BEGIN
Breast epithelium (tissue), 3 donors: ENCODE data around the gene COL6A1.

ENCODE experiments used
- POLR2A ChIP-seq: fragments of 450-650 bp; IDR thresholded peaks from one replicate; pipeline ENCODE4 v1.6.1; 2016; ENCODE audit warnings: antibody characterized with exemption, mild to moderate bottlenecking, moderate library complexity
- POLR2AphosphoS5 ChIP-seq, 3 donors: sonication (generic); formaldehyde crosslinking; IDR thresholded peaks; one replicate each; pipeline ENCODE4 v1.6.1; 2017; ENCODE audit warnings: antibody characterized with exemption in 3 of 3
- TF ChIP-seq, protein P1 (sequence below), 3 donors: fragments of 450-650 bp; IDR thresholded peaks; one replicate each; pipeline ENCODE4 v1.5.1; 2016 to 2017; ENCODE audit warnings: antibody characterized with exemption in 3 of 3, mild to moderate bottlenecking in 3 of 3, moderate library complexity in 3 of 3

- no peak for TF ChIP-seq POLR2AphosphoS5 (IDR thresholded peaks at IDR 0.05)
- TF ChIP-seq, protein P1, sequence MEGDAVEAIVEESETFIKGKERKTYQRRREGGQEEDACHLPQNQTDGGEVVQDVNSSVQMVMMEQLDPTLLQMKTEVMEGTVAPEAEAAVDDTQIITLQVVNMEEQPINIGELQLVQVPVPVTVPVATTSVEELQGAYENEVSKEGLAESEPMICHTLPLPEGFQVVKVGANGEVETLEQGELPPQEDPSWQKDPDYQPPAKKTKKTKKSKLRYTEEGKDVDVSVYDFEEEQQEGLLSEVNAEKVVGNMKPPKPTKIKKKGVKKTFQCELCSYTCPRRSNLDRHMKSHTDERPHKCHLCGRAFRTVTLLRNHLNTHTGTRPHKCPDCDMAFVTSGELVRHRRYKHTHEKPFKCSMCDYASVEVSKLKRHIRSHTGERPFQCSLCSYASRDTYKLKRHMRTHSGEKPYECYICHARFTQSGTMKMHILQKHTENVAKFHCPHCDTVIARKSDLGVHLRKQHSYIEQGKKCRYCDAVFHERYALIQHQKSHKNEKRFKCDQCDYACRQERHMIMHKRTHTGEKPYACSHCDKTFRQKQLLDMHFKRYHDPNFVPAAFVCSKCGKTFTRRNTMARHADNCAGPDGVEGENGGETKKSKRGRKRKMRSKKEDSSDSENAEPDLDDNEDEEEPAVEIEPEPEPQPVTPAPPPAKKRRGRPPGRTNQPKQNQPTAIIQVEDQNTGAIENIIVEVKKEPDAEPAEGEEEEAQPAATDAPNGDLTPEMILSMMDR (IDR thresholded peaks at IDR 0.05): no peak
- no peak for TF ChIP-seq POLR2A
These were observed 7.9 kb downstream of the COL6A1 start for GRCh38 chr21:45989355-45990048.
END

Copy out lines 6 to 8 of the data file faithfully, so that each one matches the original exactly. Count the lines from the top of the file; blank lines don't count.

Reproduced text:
- no peak for TF ChIP-seq POLR2AphosphoS5 (IDR thresholded peaks at IDR 0.05)
- TF ChIP-seq, protein P1, sequence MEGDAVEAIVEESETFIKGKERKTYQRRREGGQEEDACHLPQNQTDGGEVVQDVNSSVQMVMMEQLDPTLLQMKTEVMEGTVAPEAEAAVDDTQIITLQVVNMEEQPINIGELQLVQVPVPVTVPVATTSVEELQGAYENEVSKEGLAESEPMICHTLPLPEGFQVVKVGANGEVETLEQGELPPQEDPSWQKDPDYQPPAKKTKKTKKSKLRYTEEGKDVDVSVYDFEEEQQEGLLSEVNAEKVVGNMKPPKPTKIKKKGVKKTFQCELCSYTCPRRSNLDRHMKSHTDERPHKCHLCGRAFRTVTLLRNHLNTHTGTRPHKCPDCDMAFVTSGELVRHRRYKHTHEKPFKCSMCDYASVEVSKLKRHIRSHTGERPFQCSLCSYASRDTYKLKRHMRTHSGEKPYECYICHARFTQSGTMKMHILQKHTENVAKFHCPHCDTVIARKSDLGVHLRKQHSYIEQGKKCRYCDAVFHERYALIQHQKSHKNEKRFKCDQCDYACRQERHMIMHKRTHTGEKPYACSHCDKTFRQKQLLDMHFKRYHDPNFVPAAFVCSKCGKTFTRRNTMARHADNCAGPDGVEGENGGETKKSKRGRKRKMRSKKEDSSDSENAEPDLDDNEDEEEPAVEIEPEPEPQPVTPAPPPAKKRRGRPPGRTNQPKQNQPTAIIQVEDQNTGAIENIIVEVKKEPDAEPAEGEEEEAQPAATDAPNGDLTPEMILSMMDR (IDR thresholded peaks at IDR 0.05): no peak
- no peak for TF ChIP-seq POLR2A